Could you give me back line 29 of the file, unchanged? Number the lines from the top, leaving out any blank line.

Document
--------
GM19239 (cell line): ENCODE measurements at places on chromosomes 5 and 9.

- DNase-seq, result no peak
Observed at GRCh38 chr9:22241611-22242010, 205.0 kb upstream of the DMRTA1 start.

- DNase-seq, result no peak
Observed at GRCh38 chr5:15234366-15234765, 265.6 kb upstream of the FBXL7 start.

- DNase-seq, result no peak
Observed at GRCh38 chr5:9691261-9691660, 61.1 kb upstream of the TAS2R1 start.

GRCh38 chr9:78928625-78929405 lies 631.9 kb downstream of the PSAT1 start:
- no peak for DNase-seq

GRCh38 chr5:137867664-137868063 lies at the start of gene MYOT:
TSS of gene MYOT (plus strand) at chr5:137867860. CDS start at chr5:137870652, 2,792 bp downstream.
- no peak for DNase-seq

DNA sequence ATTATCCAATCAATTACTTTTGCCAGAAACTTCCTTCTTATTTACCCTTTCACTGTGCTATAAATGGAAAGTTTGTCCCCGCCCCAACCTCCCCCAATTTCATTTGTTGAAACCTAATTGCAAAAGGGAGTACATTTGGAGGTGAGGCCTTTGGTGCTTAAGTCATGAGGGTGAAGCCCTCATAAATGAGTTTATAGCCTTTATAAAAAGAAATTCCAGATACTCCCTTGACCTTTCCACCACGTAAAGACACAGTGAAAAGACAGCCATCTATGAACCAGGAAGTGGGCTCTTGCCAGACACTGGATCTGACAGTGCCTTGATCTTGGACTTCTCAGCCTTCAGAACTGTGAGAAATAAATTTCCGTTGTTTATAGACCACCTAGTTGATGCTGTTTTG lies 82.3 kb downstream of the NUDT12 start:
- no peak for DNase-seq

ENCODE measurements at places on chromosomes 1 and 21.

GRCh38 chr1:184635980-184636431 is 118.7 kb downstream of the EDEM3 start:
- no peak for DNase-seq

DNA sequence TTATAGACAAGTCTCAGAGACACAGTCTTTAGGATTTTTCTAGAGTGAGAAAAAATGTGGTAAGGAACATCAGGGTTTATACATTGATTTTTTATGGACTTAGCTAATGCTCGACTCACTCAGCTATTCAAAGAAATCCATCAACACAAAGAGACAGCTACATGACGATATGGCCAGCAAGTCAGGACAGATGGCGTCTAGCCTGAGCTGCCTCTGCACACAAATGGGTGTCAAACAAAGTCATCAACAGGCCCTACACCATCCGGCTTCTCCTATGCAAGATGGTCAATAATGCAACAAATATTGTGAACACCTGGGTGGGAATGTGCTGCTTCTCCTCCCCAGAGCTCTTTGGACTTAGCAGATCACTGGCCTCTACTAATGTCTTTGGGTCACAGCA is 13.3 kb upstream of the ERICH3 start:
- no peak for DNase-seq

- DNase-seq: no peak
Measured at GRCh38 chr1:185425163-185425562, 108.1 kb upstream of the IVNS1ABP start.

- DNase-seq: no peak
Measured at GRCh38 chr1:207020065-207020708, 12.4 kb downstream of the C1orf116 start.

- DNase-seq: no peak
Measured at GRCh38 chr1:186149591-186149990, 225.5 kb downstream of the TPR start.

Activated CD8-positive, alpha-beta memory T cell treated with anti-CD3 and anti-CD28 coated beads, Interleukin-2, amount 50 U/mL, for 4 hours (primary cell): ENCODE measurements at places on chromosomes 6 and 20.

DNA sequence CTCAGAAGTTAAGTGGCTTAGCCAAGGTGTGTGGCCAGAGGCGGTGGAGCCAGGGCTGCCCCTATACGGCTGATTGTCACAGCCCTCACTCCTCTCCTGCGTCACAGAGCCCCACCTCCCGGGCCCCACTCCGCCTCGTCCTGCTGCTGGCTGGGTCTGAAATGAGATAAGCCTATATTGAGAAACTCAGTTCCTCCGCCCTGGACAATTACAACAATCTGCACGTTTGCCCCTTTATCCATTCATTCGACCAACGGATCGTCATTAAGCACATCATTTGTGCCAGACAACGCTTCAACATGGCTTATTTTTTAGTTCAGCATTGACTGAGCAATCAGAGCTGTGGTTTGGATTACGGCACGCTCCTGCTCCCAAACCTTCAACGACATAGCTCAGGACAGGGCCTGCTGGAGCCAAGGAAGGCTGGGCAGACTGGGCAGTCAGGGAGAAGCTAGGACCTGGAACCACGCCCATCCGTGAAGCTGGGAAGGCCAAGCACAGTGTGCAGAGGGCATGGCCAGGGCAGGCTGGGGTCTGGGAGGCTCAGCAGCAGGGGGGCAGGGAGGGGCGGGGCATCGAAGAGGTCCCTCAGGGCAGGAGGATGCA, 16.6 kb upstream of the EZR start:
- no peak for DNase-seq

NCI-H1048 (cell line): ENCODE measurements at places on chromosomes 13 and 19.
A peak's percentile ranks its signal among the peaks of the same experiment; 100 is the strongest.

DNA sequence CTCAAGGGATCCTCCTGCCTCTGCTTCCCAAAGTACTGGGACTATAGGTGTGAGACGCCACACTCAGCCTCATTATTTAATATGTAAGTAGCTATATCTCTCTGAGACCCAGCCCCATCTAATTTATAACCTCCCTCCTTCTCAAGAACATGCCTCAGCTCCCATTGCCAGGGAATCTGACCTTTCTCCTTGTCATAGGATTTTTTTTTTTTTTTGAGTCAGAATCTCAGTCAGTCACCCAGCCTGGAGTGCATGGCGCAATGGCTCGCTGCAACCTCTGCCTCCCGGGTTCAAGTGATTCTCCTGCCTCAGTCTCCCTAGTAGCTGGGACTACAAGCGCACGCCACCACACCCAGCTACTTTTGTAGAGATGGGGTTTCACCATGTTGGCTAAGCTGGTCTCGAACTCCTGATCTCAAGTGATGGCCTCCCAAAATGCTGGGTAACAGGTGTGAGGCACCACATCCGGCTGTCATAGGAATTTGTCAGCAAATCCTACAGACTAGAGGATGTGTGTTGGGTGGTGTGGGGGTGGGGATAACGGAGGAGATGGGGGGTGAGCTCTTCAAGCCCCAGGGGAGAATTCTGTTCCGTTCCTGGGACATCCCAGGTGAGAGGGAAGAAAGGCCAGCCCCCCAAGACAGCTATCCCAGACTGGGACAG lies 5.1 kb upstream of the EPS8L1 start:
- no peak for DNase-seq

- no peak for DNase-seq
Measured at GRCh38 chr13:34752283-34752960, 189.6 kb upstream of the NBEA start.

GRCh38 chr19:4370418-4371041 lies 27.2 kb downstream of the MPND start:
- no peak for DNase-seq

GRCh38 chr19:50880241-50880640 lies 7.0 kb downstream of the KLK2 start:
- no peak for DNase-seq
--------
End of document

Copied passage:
NCI-H1048 (cell line): ENCODE measurements at places on chromosomes 13 and 19.